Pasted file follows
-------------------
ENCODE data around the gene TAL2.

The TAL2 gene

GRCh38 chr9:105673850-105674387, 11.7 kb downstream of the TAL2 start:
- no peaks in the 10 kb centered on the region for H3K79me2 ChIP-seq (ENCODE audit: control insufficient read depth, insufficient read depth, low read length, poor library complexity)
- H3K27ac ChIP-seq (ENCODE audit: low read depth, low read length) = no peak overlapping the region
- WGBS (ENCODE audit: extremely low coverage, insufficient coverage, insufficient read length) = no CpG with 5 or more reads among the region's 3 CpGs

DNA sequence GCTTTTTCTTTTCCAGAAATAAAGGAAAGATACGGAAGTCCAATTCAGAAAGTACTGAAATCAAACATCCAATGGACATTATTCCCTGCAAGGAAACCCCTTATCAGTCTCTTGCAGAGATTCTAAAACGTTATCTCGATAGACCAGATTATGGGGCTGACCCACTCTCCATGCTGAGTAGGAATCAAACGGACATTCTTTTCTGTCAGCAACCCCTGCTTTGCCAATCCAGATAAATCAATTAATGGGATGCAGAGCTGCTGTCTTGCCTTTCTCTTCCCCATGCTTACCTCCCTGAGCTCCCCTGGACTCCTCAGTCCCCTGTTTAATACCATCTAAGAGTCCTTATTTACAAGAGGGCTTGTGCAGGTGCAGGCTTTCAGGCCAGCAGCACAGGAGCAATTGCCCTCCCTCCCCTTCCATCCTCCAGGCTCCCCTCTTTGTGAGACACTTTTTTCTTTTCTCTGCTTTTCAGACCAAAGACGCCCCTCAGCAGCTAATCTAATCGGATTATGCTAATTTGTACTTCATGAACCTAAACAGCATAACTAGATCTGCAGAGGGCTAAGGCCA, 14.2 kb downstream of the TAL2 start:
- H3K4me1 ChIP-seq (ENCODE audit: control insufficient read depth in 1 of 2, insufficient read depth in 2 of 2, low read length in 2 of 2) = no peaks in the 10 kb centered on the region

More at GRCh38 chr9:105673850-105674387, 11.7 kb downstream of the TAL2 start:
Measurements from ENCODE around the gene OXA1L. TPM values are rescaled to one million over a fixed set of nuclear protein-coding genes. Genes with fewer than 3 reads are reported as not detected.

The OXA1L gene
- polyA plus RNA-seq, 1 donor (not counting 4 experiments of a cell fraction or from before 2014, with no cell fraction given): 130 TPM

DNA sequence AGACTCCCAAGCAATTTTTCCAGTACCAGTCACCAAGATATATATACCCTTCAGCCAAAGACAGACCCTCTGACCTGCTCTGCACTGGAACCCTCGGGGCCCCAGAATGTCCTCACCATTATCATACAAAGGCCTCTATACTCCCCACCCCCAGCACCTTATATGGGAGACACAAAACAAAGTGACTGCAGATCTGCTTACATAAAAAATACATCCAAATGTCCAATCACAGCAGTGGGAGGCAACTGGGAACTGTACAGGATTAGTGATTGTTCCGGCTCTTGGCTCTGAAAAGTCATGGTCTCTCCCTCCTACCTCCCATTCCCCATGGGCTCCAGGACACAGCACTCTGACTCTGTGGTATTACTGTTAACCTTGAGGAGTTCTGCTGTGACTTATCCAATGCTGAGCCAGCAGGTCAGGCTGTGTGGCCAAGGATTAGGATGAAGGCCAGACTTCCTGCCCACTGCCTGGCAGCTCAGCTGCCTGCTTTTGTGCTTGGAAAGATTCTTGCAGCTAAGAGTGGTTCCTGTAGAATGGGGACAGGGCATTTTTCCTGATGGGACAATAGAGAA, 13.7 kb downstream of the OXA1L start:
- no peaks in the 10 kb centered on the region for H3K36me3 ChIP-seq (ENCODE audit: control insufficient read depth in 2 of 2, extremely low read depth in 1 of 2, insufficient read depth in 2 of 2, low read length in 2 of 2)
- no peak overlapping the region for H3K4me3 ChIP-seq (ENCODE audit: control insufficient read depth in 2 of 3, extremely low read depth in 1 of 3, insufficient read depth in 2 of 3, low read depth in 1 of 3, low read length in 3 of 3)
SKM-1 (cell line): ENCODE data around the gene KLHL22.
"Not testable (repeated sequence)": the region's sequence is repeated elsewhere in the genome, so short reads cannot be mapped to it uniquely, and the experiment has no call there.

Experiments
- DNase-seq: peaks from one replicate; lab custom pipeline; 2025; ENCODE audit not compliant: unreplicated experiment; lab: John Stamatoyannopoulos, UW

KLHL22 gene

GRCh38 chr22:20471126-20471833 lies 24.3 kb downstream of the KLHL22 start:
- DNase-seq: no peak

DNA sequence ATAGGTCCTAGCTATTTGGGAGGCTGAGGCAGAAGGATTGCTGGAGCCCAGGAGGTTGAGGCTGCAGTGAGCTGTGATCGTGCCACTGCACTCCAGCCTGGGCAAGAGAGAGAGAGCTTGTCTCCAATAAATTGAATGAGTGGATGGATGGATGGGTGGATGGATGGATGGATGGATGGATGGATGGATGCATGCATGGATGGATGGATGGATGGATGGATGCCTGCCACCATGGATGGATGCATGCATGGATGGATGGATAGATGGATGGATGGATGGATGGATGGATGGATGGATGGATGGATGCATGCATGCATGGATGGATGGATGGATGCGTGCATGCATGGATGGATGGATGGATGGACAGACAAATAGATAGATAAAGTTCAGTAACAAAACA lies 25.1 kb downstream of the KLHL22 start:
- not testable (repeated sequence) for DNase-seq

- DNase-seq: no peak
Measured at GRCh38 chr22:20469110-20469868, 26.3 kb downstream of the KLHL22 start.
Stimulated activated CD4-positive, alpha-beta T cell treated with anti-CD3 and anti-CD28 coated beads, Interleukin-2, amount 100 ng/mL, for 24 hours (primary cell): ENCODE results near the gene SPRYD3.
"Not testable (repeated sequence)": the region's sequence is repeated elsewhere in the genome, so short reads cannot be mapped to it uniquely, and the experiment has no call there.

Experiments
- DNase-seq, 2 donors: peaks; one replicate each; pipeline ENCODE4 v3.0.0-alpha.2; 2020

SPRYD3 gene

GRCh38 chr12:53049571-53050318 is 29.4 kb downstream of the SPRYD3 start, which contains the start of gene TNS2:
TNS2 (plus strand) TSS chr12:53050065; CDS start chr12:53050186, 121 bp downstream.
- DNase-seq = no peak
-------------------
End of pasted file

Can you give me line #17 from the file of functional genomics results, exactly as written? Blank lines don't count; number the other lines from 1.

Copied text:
"Not testable (repeated sequence)": the region's sequence is repeated elsewhere in the genome, so short reads cannot be mapped to it uniquely, and the experiment has no call there.